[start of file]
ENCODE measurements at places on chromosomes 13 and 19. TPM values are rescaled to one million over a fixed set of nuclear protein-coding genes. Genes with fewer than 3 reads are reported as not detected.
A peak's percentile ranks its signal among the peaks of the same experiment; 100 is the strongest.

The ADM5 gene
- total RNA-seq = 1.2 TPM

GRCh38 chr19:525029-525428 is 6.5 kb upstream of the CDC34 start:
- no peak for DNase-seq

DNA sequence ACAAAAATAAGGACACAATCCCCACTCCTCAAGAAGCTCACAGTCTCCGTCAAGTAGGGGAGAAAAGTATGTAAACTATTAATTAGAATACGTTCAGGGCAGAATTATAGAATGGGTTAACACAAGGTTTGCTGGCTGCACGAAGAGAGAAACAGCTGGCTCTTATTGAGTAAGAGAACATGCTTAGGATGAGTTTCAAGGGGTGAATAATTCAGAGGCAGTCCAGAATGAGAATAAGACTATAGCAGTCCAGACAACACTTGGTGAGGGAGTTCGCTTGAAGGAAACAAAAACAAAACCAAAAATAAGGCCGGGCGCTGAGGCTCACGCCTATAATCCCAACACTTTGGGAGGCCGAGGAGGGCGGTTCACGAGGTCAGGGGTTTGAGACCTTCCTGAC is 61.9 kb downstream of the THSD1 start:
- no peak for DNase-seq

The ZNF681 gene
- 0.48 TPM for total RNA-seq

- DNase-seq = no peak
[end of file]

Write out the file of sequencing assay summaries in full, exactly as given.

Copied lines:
ENCODE measurements at places on chromosomes 13 and 19. TPM values are rescaled to one million over a fixed set of nuclear protein-coding genes. Genes with fewer than 3 reads are reported as not detected.
A peak's percentile ranks its signal among the peaks of the same experiment; 100 is the strongest.

The ADM5 gene
- total RNA-seq = 1.2 TPM

GRCh38 chr19:525029-525428 is 6.5 kb upstream of the CDC34 start:
- no peak for DNase-seq

DNA sequence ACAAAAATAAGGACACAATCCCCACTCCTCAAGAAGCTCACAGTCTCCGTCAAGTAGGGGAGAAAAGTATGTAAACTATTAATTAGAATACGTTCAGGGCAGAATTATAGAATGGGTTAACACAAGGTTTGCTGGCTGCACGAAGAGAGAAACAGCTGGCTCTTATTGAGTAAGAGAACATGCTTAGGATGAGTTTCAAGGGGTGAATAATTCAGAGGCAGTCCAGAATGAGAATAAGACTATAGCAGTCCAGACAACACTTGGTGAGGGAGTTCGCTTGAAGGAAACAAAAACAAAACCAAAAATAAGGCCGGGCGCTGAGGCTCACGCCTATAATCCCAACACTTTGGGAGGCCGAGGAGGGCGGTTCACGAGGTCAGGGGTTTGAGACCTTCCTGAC is 61.9 kb downstream of the THSD1 start:
- no peak for DNase-seq

The ZNF681 gene
- 0.48 TPM for total RNA-seq

- DNase-seq = no peak